22nd-25th September

I went to Wales with a group of friends for a weekend getaway. We rented an Air BnB between a group of ten in the area of Abersoch. The property hosted plenty of bedrooms, great views of the sea, and a swimming pool. We didn’t have many plans other than having a splash in the water and getting the wood fire going, but some of us mustered up the energy to explore the local countryside.

We drove to Llanbedrog beach and found what we thought to be an ‘easy’ route on the OS maps app. We parked opposite some colourful beach huts, then went to investigate the shore.  Our path led up to a viewing point marked by the ‘tin man’ sculpture. The ascent was unexpectedly difficult and we had to stop and catch our breath a few times. Once we were ready to go back down again, it had started to get dark. We all turned on our phone lights and carefully made our way back down, with a few pee stops on the way.

Despite being a last minute hike that didn’t cover much ground, it was surprisingly challenging. Steep steps guided us both up and down, we were provided with rope bannisters to cling onto and this made for tough work. A descent in dark, slippery conditions was a little treacherous, but we made it back safe and sound. We took a detour to Lidl so that we could cook a big dinner for everyone (pasta with garlic bread). It was a very enjoyable weekend, with good company, good food and lots of fun.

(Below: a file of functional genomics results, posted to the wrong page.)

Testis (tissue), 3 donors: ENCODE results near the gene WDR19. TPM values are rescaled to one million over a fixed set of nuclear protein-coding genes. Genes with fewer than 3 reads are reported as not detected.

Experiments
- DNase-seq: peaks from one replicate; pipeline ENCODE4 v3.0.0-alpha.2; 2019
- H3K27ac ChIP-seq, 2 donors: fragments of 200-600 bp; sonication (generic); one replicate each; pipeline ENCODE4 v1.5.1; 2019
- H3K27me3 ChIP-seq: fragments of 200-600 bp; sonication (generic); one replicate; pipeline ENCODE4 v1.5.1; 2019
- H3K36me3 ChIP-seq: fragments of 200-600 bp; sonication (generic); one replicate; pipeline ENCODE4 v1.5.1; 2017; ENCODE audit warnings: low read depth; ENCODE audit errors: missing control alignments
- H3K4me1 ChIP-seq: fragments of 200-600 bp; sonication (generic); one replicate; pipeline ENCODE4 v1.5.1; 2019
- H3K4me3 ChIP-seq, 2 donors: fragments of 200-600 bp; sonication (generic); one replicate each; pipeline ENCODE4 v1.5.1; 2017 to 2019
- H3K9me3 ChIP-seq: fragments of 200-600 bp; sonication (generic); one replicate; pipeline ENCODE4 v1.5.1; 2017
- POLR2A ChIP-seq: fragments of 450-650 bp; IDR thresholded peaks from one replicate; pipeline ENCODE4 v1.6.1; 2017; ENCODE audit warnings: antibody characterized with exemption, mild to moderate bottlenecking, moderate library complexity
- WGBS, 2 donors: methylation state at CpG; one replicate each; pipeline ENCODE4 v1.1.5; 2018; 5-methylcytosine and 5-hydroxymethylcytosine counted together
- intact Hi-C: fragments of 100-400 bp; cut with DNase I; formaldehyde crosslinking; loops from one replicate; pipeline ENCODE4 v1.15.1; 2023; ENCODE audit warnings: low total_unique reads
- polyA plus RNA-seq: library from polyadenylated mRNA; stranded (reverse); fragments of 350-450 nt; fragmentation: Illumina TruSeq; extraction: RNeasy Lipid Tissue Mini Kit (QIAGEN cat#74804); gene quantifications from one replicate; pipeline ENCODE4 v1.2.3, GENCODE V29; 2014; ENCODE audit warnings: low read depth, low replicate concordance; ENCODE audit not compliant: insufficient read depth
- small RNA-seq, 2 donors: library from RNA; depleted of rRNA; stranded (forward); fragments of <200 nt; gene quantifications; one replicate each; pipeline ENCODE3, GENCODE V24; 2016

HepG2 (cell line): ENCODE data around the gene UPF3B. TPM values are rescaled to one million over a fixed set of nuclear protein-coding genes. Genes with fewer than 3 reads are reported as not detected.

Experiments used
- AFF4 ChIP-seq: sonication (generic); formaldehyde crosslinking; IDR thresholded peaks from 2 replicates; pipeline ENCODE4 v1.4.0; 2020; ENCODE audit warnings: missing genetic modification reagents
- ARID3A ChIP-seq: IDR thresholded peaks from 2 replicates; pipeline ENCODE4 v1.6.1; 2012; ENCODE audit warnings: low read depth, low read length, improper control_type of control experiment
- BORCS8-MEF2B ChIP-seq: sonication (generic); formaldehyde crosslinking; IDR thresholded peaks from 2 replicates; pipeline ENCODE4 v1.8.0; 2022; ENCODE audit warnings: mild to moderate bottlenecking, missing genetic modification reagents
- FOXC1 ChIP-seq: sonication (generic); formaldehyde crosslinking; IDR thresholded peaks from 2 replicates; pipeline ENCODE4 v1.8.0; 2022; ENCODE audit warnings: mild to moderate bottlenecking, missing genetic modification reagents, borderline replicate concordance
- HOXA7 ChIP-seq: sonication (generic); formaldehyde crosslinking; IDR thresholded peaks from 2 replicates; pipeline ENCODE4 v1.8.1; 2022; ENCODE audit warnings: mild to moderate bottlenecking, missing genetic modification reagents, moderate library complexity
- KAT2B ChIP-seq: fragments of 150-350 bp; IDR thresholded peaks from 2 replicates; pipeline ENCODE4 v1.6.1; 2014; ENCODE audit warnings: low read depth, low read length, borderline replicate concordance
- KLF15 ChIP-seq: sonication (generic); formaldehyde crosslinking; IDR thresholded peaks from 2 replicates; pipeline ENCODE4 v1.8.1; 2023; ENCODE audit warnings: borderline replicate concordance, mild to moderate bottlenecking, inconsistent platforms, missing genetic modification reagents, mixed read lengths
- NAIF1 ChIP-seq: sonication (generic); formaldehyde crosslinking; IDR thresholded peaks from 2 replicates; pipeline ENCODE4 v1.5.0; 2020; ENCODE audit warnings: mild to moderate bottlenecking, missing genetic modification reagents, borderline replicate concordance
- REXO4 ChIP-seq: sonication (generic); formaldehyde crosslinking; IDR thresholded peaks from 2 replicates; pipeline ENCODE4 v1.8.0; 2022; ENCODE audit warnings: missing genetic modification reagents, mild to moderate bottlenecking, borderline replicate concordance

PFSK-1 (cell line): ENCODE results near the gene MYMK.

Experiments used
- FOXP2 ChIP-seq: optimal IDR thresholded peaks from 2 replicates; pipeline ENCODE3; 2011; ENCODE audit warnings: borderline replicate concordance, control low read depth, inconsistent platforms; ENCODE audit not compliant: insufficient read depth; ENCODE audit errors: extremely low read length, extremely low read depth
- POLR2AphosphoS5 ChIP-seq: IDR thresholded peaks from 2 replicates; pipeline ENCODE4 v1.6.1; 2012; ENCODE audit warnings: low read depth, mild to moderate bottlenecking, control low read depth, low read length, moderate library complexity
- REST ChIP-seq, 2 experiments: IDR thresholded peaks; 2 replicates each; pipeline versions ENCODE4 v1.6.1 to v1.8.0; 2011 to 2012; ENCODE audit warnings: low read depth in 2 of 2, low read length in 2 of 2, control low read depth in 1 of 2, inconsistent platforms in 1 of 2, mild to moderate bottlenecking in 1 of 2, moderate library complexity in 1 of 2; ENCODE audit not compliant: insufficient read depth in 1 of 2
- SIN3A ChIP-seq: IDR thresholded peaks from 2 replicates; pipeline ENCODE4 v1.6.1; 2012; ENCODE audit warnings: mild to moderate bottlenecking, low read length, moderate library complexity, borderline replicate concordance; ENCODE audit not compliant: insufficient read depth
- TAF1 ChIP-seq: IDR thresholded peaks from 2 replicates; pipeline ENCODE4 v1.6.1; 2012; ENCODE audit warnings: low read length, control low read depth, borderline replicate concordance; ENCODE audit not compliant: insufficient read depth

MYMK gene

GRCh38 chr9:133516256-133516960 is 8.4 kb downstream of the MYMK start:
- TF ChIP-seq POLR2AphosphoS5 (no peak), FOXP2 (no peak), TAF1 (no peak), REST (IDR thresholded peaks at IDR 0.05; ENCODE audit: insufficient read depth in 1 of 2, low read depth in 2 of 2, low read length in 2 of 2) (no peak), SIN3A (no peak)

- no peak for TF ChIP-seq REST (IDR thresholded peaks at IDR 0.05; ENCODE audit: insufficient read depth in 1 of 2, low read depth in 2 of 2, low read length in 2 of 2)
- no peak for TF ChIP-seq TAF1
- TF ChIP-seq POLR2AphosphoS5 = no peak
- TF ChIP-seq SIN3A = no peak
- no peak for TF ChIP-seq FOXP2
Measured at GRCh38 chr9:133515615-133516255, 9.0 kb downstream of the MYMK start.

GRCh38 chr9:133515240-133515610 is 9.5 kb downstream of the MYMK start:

The ‘tin man’, known as the ‘iron man’ to some locals, has had an interesting history. He first incarnation was a wooden figure head from a boat, installed in 1919 by Solomon Andrews. Unfortunately, he was vandalised, but a local artist called Simon Van de Put created a replacement sculpture which was erected in 1980. This man was constructed from metal, but because the material hadn’t been treated, by 1987 all that was left of him were his boots. The third and final installation was again created by local talent. Berwyn Jones, David Jones and Hugh Jones can all be credited with this accomplishment. The ‘tin man’ as we know today was helicoptered into position in 2002.  

Links below

The Tin Man

A rough route of where we walked

Happy walking!